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Chamber Thicket

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As we sat at the feet of the string quartet,
in their living room, on a winter night,
through the hardwood floor spurts and gulps
and tips and shudders came up, and the candle-scent
air was thick-alive with pearwood,
ebony, spruce, poplar, and horse
howled, and cat skreeled, and then,
when the Grösse Fugue was around us, under us,
over us, in us, I felt I was hearing
the genes of my birth-family, pulled, keening
and grieving and scathing, along each other,
scraping and craving, I felt myself held in that
woods of hating longing, and I knew
and knew myself, and my parents, and their parents,
there—and then, at a distance, I sensed,
as if it were thirty years ago,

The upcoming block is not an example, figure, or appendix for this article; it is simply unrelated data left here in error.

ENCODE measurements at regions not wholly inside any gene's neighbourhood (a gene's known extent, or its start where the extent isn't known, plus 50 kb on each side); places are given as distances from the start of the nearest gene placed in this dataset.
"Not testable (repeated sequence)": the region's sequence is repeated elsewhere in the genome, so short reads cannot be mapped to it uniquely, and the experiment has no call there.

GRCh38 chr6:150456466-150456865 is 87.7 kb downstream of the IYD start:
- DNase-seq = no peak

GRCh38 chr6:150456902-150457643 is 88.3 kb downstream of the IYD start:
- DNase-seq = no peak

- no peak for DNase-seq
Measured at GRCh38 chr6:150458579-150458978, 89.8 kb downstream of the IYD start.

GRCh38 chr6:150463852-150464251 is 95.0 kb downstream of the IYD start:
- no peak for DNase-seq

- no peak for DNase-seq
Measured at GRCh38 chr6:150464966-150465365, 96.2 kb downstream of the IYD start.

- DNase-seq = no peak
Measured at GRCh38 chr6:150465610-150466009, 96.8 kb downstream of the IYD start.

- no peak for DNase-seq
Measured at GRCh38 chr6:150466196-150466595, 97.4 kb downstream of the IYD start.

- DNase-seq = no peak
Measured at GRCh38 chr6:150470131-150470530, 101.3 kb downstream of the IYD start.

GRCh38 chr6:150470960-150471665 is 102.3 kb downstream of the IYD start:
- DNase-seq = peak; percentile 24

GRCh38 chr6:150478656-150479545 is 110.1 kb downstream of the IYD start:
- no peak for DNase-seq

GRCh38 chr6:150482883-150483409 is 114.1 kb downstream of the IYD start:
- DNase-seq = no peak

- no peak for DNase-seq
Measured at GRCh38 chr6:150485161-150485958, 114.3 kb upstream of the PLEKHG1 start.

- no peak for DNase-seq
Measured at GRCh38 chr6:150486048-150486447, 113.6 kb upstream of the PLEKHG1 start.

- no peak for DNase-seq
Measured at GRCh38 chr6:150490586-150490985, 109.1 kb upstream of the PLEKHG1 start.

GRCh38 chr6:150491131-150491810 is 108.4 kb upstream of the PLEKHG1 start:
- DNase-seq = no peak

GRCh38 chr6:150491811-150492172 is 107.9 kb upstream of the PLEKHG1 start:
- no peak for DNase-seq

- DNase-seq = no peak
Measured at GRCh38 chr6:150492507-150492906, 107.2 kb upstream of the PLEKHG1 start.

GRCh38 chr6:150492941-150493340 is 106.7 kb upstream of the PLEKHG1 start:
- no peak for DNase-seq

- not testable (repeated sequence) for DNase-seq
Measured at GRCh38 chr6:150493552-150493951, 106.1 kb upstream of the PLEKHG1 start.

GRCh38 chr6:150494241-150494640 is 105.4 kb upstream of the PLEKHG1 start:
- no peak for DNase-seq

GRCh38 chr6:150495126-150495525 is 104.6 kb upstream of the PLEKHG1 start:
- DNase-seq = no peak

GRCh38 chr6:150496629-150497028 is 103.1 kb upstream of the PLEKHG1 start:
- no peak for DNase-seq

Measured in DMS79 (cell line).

a being, far off yet, oblique-approaching,
straying toward, and then not toward,
and then toward this place, like a wandering dreaming
herdsman, my husband. And I almost wanted
to warn him away, to call out to him
to go back whence he came, into some calmer life,
but his beauty was too moving to me,
and I wanted too much to not be alone, in the
covert, any more, and so I prayed him
come to me, I bid him hasten, and good welcome.

Source: Poetry

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This poem originally appeared in the August 2001 issue of Poetry magazine

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Chamber Thicket

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